Publishing partnerships: five tips for a happy "marriage"

March 26, 2015 Sarah Phibbs

Source: Getty Images

As the world’s leading publisher for societies with over 900 membership organization partners, Wiley is in a great position to talk about the formula for a successful “marriage” between publisher and association. My first experience of a partnership agreement was signed in 1996 with the International Organization for Migration. This was a whirlwind romance which took place over a few months but we quickly formed a strong bond and worked out what their journal and organization needed – independence, international authorship and global exposure.  The fun comes from listening, applying your knowledge of the market and devising a strategy accordingly. Some of the ingredients might be the same – frou frou dress, wedding cake, disco – but the Kardashians and the British Royals have very different ideas for their wedding days and their subsequent married lives.

So here are my top 5 tips for a good partnership:

  1. An engaged courtship offers the chance to get to know each other well. Good partnerships can come from an exchange of documents and a cursory email exchange, but the strongest come from time spent together. Ask a potential partner to hold a strategy day with you, so you can discuss long-term plans and meet their technology leaders, and they can show you evidence of what they say.
  2. A great wedding list should match your core objectives up with key services. From traditional one-stop shop support on subscriptions management, typesetting, distribution, and rights to innovative dynamic services such as apps, websites, social media support, career centers, and eLearning. Access to business might also join the list: from user experience testing teams, to peer review management experts, to persona development. Make (reasonable please!) requests as this helps us change and grow.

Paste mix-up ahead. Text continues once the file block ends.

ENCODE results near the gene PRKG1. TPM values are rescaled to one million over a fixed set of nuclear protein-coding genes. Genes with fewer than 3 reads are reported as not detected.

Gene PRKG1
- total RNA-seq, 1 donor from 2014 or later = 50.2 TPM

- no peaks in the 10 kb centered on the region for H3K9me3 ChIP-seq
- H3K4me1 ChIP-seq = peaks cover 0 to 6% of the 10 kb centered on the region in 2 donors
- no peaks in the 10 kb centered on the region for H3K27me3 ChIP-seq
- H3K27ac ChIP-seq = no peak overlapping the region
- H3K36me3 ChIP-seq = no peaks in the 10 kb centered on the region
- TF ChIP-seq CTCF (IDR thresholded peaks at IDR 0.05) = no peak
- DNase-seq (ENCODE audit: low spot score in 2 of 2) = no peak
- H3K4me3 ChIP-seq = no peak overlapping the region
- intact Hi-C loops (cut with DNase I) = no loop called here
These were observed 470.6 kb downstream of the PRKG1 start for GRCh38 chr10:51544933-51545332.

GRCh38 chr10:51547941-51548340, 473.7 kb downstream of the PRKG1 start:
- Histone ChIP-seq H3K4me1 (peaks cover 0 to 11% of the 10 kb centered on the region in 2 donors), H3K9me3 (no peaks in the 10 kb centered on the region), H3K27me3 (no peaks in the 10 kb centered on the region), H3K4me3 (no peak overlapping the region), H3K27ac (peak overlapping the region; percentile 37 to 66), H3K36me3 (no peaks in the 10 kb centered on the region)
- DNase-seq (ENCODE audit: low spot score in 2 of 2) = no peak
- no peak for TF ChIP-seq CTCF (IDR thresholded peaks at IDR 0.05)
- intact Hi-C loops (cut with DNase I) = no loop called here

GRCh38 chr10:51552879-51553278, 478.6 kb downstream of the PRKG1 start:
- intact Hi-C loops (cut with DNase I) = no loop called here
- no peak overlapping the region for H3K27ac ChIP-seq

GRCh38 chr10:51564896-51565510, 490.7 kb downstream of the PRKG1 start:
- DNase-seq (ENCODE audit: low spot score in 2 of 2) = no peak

3. A shared plan for life together formed from market insights and benchmarks for success; this plan should identify opportunities for growth, whether they be Open Access, new authors from emerging markets, the need to build policy relationships, language services for authors, plans for new products - books, magazines, newsletters - or making a global impact.
  4. Successful extended family relationships means meeting the needs of your Editors, President, Chief Executive, Publications Chair, Communications Officer etc. What information do they need to take action in their roles? How can we make them successful?
  5. Strong regular communication should run throughout - from day-to-day email exchanges to longer term retreats. Commit time to explaining your needs. Don’t wait until the contract is up to complain, or share your concerns for the future. Equally, please tell us when we are doing well. We need to feel rewarded for a job well done. Our job is to respond and meet your needs. We can find a Managing Editor at short notice, a supplier for your conference app, or a speaker for your conference for early career researchers on publishing with impact. We have probably done it before somewhere around the globe with another partner in another field. And we might also challenge you to do things differently. Where appropriate, we are encouraging our publishers to challenge the status quo and, with evidence, ensure we are responding to the changing needs of our members, authors, readers, and researchers.

So, the top 5 list is complete. Of these, the most important is #5, “Strong regular communication”- as we all know, that’s the secret to a long and successful relationship – so pick up the phone today!

Source: Getty Images

About the Author

Vice President, Society Management // Sarah Phibbs is Journals Publishing Director at Wiley. Over the last 20 years Sarah has played a major role in developing strategies and publishing solutions for academic societies and learned institutions. Sarah has a BA from the University of Newcastle upon Tyne in English Literature and Psychology.

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